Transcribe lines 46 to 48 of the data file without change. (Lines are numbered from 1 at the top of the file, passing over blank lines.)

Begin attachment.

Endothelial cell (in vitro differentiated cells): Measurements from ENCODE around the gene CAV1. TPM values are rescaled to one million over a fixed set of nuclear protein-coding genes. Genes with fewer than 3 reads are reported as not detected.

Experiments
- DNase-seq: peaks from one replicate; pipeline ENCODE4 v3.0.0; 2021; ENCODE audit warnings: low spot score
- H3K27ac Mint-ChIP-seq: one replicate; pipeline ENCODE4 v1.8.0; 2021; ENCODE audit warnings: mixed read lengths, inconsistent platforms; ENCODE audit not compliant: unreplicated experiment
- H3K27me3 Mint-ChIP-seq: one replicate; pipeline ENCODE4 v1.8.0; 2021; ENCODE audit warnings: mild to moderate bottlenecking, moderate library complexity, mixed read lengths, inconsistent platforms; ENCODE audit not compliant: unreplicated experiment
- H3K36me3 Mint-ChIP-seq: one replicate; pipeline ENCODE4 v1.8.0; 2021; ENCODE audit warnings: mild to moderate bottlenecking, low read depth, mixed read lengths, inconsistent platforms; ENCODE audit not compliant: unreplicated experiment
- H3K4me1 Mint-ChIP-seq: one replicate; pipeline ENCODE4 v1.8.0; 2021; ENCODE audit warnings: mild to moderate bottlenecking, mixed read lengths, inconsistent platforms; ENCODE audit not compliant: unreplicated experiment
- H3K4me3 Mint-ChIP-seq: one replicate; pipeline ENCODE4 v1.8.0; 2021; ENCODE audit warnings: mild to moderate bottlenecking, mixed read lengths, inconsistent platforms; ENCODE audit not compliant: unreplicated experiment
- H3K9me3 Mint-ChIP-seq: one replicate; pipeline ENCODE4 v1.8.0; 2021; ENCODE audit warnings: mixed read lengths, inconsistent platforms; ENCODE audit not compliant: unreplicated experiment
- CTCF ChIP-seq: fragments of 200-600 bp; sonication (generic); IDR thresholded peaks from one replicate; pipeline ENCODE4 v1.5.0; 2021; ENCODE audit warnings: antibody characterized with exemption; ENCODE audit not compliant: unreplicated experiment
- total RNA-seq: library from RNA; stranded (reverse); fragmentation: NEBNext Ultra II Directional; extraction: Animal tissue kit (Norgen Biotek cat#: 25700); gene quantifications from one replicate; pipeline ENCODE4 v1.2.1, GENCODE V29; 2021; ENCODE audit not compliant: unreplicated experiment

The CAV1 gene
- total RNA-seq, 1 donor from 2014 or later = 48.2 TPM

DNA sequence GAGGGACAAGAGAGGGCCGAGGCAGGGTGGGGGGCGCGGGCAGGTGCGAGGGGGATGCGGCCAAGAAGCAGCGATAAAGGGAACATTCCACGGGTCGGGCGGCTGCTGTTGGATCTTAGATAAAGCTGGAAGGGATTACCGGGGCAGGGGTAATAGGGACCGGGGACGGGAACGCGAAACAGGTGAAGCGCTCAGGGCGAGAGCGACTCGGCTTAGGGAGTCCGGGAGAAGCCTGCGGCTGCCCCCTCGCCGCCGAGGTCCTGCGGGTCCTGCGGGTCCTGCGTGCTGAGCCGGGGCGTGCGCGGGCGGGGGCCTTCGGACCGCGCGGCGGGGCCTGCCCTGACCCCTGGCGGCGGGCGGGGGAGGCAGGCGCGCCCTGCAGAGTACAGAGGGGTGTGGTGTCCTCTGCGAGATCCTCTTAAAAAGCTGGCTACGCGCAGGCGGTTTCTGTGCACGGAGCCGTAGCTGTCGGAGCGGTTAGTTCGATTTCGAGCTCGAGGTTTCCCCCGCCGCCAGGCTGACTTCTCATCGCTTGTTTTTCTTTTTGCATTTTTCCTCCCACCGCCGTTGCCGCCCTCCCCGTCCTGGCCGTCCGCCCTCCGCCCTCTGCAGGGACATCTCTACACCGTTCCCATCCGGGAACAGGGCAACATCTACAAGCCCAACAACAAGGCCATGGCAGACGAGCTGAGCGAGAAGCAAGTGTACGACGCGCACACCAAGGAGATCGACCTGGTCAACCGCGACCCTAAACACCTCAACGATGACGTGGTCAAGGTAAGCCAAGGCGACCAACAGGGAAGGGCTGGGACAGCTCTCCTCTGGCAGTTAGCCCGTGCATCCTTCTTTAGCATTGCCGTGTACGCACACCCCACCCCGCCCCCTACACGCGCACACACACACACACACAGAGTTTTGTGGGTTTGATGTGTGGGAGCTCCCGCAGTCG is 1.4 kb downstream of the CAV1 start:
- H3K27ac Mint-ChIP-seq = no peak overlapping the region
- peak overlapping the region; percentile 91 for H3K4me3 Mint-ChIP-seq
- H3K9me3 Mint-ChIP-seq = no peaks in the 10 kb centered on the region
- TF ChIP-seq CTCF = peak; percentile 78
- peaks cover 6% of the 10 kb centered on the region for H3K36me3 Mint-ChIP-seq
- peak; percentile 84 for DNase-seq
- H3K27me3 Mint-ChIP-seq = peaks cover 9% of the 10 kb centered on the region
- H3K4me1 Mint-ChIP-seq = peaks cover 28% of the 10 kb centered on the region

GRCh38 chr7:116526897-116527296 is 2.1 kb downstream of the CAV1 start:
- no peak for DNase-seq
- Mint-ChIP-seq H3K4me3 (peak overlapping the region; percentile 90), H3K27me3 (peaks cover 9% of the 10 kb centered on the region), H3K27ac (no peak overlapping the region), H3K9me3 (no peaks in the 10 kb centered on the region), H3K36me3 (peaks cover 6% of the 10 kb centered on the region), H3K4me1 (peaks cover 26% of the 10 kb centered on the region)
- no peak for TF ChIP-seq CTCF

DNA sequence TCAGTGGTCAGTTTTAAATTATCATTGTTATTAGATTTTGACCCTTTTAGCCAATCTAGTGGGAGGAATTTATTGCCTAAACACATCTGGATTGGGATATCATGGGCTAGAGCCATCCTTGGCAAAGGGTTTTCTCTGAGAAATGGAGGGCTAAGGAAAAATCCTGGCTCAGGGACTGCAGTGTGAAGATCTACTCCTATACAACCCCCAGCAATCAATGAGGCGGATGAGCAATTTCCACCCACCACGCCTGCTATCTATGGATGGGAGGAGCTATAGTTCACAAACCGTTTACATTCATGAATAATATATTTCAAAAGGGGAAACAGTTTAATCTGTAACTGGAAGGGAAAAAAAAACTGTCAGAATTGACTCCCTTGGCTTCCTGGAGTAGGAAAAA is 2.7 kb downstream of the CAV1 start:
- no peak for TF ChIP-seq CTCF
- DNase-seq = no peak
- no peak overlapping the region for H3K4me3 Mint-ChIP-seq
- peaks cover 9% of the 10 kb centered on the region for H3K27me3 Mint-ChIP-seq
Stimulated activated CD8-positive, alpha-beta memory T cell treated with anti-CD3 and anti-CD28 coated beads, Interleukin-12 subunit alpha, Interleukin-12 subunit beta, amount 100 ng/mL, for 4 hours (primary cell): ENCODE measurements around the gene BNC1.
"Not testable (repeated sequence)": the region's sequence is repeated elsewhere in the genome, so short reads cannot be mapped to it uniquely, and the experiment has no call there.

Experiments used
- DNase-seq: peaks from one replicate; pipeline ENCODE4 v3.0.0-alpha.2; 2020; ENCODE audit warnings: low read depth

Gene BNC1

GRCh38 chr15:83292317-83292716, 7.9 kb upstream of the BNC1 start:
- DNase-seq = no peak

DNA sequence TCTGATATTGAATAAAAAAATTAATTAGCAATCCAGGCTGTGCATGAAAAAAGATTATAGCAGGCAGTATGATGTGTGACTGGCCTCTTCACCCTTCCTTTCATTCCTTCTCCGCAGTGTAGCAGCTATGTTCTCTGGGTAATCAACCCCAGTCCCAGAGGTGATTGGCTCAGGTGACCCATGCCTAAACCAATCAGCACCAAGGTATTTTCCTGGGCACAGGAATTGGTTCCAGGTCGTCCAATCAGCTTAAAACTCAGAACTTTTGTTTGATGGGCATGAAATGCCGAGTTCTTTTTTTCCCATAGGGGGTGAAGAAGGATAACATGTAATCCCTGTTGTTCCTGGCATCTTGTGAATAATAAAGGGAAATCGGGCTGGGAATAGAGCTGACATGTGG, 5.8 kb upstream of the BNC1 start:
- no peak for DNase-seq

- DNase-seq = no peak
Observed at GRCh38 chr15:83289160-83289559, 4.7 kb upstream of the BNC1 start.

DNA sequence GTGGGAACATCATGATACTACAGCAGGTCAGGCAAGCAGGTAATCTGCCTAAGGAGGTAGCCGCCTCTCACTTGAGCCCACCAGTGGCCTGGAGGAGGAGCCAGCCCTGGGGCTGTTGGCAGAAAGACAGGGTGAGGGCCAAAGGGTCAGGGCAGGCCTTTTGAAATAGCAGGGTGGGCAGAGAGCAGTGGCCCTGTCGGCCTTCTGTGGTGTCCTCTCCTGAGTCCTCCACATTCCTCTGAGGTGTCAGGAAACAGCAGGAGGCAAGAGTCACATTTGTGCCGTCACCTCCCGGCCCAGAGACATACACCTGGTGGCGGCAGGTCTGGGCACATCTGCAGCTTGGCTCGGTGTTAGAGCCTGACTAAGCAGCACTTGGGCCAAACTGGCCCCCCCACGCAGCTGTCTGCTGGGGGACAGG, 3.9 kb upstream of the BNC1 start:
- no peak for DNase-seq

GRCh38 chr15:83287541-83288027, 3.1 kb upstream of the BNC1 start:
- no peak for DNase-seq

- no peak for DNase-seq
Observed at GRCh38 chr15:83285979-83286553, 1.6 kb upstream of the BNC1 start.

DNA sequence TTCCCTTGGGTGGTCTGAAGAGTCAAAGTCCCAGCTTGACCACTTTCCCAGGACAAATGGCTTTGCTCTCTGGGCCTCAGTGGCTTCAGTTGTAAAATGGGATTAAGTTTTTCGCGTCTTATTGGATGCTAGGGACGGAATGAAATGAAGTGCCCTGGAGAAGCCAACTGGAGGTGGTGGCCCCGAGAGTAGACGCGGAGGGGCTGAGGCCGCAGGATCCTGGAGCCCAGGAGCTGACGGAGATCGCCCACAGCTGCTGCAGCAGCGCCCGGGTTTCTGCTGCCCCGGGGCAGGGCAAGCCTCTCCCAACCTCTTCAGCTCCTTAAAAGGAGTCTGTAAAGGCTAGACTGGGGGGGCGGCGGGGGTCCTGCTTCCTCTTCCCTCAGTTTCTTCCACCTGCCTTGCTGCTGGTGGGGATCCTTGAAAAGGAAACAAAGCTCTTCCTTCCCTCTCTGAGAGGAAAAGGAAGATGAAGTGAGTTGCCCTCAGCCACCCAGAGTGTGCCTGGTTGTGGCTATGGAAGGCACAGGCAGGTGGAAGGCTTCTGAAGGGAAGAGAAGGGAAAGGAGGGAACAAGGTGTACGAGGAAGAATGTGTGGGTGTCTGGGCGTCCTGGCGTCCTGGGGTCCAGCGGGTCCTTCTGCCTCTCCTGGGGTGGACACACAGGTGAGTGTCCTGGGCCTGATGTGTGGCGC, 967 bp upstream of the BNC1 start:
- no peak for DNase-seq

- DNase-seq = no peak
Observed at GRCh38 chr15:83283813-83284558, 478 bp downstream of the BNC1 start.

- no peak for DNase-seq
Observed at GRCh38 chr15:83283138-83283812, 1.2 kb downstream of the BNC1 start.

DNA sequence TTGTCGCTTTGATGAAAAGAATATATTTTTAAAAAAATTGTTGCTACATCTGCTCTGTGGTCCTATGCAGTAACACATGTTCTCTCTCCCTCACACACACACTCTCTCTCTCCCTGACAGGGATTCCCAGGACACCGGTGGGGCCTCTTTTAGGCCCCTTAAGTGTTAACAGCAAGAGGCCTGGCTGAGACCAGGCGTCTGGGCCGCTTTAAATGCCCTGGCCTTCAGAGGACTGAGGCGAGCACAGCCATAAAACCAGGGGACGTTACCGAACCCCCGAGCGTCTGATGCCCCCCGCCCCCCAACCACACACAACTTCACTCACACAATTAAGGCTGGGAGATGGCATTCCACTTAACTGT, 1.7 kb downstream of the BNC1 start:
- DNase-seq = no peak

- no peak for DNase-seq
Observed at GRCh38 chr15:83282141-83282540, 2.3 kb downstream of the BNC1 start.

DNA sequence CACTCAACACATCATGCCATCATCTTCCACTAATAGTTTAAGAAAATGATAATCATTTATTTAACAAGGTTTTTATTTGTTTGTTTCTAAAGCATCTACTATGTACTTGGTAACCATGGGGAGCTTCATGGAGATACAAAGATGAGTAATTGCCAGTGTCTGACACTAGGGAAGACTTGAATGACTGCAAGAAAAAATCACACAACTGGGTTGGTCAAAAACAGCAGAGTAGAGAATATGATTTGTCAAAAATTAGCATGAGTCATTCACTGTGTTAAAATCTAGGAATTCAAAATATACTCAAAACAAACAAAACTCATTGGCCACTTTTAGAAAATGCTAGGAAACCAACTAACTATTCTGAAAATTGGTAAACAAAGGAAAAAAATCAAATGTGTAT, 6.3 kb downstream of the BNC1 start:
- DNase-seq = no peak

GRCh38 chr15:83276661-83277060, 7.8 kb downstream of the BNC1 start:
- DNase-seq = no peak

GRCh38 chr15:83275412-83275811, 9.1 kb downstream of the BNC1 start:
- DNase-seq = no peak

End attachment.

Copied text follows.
- no peak for DNase-seq

- no peak for DNase-seq
Observed at GRCh38 chr15:83285979-83286553, 1.6 kb upstream of the BNC1 start.